The Massacre at El Mozote: A Parable of the Cold War
In December of 1981 in El Salvador, twenty-one months after the murder of Archbishop Oscar Arnulfo Romero in San Salvador and twelve months after the murder of the four American Maryknoll women outside San Salvador and eleven months after the murder of the head of the Salvadoran land-reform agency and two of his American aides at the Sheraton Hotel in San Salvador, which is to say at a time when the government of the United States had already demonstrated the ability to tolerate grave insults to its Central American policy, certain events occurred in certain remote villages north of the Torola river in Morazán province. In what has since become the most familiar of those villages, El Mozote, the events in question began late on a Thursday afternoon, December 10, a time when the village was crowded with refugees from areas believed less safe, and were concluded at dawn on Saturday.
Later that day, in Los Toriles, two kilometers to the southeast, similar events occurred, as similar events had already occurred or would within a few hours occur in Arambala and La Joya and Jocote Amarillo and Cerro Pando and Joateca and La Ranchería. These events were later and variously described to Mark Danner by the two American embassy officials assigned to investigate them, Todd Greentree and Major John McKay, as “something bad,” “something horrible,” a case in which “there had probably been a massacre, that they had lined people up and shot them,” a case in which “abuses against the civilian population probably took place”; a case that presented as its most urgent imperative the need to craft a report that would “have credibility among people who were far away and whose priorities were—you know, we’re talking about people like Tom Enders—whose priorities were definitely not necessarily about getting at exactly what happened.”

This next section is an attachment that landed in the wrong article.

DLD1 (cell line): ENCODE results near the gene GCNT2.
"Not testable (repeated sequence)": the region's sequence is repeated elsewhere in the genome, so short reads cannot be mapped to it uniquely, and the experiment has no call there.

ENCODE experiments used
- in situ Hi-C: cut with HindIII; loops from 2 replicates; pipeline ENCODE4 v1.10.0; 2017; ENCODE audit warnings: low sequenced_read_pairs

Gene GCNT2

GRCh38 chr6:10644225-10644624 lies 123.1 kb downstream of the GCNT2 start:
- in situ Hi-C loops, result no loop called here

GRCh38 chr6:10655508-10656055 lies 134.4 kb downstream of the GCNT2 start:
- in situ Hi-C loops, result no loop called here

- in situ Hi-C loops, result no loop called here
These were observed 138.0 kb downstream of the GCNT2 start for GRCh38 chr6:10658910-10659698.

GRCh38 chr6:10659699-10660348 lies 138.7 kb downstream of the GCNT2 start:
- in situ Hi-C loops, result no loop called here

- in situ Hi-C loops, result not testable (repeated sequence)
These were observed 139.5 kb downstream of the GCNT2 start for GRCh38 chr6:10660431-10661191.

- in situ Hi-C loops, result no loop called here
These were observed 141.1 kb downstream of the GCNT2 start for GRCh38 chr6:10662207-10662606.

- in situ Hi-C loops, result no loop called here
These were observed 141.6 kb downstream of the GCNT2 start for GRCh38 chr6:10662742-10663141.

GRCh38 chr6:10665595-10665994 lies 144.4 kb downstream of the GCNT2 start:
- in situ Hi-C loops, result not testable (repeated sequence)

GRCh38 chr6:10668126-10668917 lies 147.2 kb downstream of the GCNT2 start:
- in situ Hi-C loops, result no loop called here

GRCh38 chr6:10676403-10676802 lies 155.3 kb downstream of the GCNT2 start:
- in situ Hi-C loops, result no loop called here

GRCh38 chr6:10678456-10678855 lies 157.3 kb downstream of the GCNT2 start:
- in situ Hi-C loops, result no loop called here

On December 10, 1992, eleven years to the day after the commencement of what has become known as the Mozote massacre (the largest number of those killed on that long December weekend were killed during the thirty-six hours spent by members of the Salvadoran army’s Atlacatl Battalion in El Mozote), four American forensic experts submitted to the United Nations Truth Commission the results of their analysis of skeletal remains and artifacts recovered by a team of Argentinian forensic anthropologists originally assembled to reconstruct evidence of their own country’s dirty war. Working exclusively with material exhumed from what had been the sacristy of the Mozote church, the Americans were able to identify the bones of 143 human beings, 136 of whom were children and adolescents. Of the remaining seven adults, six were women, one in the third trimester of pregnancy. The average age of the children was six.
The report prepared for the United Nations noted that there may have been a greater number of deaths in the sacristy, which was one of several sites mentioned by survivors as places where bodies would be found, since “many young infants may have been entirely cremated” (much of the…
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